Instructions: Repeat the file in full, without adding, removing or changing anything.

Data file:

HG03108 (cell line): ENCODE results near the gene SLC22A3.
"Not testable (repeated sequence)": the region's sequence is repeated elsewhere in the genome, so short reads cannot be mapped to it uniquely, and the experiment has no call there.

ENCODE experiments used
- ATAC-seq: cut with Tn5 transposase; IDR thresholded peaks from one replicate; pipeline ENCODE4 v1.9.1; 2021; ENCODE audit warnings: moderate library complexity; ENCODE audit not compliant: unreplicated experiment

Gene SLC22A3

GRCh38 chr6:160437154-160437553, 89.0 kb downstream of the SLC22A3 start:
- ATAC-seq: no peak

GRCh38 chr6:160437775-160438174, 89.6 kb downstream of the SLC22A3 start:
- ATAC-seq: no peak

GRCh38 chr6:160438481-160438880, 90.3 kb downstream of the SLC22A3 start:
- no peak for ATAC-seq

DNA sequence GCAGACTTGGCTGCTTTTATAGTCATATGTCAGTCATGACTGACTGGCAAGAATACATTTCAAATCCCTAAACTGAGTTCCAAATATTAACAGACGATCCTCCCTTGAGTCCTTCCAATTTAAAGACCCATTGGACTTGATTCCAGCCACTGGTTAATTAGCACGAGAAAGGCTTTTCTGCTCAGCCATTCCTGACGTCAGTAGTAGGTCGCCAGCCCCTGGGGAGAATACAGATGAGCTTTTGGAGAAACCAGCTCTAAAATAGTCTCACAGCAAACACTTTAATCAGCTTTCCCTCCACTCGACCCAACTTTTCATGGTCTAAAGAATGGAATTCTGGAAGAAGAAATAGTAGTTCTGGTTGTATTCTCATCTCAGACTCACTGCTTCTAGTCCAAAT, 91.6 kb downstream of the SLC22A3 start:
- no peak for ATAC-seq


HG03108 (cell line): ENCODE results near the gene SLC22A3.
"Not testable (repeated sequence)": the region's sequence is repeated elsewhere in the genome, so short reads cannot be mapped to it uniquely, and the experiment has no call there.

ENCODE experiments used
- ATAC-seq: cut with Tn5 transposase; IDR thresholded peaks from one replicate; pipeline ENCODE4 v1.9.1; 2021; ENCODE audit warnings: moderate library complexity; ENCODE audit not compliant: unreplicated experiment

Gene SLC22A3

GRCh38 chr6:160437154-160437553, 89.0 kb downstream of the SLC22A3 start:
- ATAC-seq: no peak

GRCh38 chr6:160437775-160438174, 89.6 kb downstream of the SLC22A3 start:
- ATAC-seq: no peak

GRCh38 chr6:160438481-160438880, 90.3 kb downstream of the SLC22A3 start:
- no peak for ATAC-seq

DNA sequence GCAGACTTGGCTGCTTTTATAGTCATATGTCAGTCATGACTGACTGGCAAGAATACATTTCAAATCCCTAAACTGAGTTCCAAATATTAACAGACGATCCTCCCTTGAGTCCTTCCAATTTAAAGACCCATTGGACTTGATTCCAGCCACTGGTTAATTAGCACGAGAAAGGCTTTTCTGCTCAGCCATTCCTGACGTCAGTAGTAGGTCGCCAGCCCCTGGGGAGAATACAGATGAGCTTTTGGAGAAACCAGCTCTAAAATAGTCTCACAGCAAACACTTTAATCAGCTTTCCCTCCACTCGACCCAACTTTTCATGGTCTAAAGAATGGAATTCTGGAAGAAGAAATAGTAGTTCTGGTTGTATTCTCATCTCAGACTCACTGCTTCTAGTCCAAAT, 91.6 kb downstream of the SLC22A3 start:
- no peak for ATAC-seq